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The governance of Hong Kong, a special administrative region of the People’s Republic of China, has been a highly contested issue between China and the United States for quite a long time and for a number of reasons. All seems to be connected with Hong Kong’s unique “role” between mainland China and the international community, particularly the Western world, which has long valued Hong Kong’s special location — economically, ideologically, and geopolitically.

While squabbling about the deteriorating situation in Hong Kong, many barely noticed that the year of 2019 was a “year of protest” around the world. Last December, FAIR, an American national media watch group that has been “challenging media bias since 1986,” conducted a study of New York Times and CNN coverage of four important protest movements in 2019: those in Hong Kong, Ecuador, Haiti, and Chile. The study shows that by Nov. 22, 2019, The New York Times and CNN had carried 737 stories on the Hong Kong protests, 12 on Ecuador, 28 on Haiti, and 36 on Chile.

Why is Hong Kong so important and eye-catching in international media narratives recently? Are the “democratic appeals,” which should be “universal” by Western standards, in Ecuador, Haiti, and Chile less important than those in Hong Kong? Or is the special attention because Hong Kong is the city located between the increasingly confident and strong mainland China and other parts of the world?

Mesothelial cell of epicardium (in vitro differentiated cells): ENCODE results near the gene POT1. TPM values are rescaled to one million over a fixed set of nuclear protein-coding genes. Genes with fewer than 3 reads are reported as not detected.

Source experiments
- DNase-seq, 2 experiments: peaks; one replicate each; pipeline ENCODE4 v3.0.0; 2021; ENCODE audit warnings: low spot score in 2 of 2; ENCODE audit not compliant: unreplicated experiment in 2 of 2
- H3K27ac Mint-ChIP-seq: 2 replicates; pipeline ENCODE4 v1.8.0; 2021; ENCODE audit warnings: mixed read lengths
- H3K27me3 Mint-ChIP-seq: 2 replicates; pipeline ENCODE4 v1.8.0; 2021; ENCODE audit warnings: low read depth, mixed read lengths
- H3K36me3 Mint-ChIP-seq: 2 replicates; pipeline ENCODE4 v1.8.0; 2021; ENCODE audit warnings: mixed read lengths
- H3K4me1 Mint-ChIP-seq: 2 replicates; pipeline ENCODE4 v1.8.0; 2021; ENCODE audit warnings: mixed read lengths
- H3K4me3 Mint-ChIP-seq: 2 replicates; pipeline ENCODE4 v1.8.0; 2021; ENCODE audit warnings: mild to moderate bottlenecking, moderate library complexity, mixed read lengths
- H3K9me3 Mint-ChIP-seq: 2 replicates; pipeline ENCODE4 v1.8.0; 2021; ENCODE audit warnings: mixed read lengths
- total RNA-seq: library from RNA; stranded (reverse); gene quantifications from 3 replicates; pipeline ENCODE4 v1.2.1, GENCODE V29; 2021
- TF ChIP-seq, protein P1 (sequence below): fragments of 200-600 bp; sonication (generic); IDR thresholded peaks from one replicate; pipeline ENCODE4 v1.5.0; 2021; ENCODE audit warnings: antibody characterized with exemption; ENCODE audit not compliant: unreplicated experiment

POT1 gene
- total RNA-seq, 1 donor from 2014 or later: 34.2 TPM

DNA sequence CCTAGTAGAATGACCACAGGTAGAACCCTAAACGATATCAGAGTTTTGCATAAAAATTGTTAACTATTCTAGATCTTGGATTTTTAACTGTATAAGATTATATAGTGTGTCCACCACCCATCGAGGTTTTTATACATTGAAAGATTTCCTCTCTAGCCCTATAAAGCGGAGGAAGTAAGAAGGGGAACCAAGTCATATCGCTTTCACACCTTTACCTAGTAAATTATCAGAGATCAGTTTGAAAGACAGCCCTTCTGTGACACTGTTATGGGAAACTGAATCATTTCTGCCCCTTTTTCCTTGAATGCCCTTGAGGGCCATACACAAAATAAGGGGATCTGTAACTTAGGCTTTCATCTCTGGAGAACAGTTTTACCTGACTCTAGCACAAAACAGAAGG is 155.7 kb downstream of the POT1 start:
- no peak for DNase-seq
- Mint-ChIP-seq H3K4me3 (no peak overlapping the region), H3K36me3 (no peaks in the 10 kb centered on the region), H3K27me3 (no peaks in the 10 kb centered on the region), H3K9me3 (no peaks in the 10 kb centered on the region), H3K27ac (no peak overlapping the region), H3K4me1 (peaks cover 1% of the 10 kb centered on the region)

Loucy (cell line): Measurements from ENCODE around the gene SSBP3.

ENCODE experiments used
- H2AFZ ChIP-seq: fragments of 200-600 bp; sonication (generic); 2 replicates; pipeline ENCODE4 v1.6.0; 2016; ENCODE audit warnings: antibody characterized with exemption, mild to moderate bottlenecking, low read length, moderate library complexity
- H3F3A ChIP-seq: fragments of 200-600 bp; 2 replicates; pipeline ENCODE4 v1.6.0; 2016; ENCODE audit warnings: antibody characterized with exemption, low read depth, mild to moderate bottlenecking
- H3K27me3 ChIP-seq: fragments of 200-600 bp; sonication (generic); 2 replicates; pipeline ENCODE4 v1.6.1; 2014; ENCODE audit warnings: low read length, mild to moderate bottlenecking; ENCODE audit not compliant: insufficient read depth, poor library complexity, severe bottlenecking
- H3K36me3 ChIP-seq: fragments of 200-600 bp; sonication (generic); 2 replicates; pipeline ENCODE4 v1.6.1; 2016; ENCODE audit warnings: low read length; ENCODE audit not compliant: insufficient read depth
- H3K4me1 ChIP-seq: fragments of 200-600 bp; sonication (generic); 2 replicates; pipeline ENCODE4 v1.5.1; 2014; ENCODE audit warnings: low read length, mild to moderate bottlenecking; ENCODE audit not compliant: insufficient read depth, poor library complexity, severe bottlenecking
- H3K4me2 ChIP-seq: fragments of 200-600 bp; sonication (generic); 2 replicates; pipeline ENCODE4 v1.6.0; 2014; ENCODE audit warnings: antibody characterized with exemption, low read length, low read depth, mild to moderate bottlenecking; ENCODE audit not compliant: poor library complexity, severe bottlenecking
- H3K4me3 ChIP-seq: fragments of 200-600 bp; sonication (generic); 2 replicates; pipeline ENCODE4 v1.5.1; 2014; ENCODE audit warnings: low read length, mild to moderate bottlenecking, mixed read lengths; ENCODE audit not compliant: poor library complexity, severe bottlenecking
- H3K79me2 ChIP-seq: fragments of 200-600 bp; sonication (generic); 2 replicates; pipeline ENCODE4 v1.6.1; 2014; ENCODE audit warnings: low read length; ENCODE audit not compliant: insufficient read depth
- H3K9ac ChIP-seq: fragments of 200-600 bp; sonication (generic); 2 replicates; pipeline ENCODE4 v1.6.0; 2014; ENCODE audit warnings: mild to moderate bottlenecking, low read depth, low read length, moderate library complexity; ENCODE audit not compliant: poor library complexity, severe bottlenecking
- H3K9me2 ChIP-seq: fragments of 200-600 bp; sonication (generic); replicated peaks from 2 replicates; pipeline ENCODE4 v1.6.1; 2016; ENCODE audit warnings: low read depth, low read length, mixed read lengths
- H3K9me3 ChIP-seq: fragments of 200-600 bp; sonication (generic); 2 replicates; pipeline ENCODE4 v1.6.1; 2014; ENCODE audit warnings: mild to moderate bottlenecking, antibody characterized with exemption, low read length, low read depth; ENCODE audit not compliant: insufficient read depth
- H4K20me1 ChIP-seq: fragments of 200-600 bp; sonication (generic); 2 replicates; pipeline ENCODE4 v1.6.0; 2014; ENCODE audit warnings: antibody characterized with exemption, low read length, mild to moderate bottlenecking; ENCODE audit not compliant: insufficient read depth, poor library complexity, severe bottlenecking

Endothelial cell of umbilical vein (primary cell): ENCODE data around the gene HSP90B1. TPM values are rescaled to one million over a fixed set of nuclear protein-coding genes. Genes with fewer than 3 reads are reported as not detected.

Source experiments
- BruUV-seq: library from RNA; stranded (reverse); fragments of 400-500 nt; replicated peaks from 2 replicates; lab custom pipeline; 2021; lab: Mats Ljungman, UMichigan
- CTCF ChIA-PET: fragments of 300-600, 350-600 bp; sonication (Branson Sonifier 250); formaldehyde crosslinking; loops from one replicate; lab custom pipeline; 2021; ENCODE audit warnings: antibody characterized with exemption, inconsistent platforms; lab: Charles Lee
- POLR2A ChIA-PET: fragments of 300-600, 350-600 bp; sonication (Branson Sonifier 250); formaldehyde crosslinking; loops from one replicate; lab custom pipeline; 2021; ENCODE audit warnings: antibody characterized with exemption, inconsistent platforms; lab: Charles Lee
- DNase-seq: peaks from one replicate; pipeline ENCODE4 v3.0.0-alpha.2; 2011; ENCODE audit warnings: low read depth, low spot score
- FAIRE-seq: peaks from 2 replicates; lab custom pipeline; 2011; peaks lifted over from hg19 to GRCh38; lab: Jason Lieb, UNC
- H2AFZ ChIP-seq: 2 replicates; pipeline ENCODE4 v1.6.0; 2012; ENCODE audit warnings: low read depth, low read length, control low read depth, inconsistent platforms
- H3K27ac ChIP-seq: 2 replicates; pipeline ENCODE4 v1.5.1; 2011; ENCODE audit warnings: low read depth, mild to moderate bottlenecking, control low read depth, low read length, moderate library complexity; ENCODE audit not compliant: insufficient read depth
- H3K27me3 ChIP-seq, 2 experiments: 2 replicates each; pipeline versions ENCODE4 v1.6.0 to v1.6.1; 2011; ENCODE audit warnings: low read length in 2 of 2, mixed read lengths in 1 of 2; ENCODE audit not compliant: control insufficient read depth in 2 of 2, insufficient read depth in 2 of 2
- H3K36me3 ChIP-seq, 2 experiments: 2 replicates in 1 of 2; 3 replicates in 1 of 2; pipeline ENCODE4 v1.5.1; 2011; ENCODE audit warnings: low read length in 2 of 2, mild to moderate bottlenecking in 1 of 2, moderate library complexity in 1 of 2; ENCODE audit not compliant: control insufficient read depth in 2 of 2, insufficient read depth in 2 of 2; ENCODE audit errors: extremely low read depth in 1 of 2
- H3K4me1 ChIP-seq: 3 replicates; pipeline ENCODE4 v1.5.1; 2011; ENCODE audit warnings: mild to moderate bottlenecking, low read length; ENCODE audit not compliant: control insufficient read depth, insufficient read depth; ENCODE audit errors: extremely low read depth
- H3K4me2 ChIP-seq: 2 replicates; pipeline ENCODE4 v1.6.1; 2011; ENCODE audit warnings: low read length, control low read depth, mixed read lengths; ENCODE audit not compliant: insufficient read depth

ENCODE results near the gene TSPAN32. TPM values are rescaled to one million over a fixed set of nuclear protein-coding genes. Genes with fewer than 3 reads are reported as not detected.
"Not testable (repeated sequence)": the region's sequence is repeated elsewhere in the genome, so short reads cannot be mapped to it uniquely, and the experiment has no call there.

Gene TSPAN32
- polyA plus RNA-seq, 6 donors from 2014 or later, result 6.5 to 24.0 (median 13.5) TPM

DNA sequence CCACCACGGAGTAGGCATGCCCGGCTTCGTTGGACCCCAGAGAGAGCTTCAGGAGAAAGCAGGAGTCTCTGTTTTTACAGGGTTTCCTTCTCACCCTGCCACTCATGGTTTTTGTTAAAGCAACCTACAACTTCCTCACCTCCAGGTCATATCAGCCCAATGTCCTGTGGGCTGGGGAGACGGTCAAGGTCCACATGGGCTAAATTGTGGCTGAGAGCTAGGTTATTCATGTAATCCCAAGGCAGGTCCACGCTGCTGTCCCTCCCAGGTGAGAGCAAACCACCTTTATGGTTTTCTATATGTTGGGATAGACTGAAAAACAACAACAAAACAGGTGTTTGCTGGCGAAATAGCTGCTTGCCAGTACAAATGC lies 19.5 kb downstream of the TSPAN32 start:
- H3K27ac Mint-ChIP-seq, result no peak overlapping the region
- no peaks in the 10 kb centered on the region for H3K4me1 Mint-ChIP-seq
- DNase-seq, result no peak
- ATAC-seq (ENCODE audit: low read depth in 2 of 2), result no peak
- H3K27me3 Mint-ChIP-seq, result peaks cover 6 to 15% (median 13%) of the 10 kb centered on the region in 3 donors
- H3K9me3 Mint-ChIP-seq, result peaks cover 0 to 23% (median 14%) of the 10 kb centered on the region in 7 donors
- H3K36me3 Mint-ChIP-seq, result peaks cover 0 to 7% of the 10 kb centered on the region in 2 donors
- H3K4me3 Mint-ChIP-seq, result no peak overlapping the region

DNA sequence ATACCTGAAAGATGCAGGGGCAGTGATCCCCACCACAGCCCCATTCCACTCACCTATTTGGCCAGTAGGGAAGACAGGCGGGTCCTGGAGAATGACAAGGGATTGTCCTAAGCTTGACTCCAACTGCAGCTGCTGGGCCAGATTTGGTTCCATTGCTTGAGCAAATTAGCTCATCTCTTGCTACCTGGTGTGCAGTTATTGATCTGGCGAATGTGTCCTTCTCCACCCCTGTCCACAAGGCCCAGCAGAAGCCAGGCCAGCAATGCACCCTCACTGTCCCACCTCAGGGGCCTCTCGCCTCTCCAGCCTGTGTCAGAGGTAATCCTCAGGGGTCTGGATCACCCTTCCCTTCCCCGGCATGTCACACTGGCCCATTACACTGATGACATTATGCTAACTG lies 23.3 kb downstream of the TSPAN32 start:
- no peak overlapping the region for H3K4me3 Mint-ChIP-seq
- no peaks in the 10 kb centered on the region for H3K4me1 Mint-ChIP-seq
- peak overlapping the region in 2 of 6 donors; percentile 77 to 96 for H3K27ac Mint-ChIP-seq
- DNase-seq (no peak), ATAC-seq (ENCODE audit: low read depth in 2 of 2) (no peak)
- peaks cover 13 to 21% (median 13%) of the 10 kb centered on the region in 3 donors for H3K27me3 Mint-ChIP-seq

In recent years, the “internationalization” of the Hong Kong issue has been a significant bone of contention between Beijing and Washington. Both sides have spared no effort to voice their views on the subject at many regional and international fora. The U.S. policies on Hong Kong, including its strategies and tactics to involve itself in the Hong Kong issue, can be an important part of Washington’s long-term strategy to cope with Beijing.

China has been working hard to modernize its national governance system, and “fully and accurately” implementing “One country, two systems” in Hong Kong is an essential part of this grand endeavor. New developments in the Hong Kong issue, especially over the last year, suggest that Beijing has been strongly convinced that the U.S. policies and actions regarding Hong Kong are just a tool for Washington to “disrupt” Beijing.

The U.S. Hong Kong approach is viewed as part and parcel with other acts, for example, the trade war measures orchestrated to initiate a certain level of bilateral “decoupling”; bans on high-tech exports; blocking personnel exchanges; an ideological media campaign; and so on. Many in China, and maybe also in the U.S., believe that this whole campaign is part of Washington’s push-back against Beijing’s growing confidence — confidence that obviously includes China’s reactive but decisive implementation of a National Security Law in Hong Kong, after 23 years of waiting.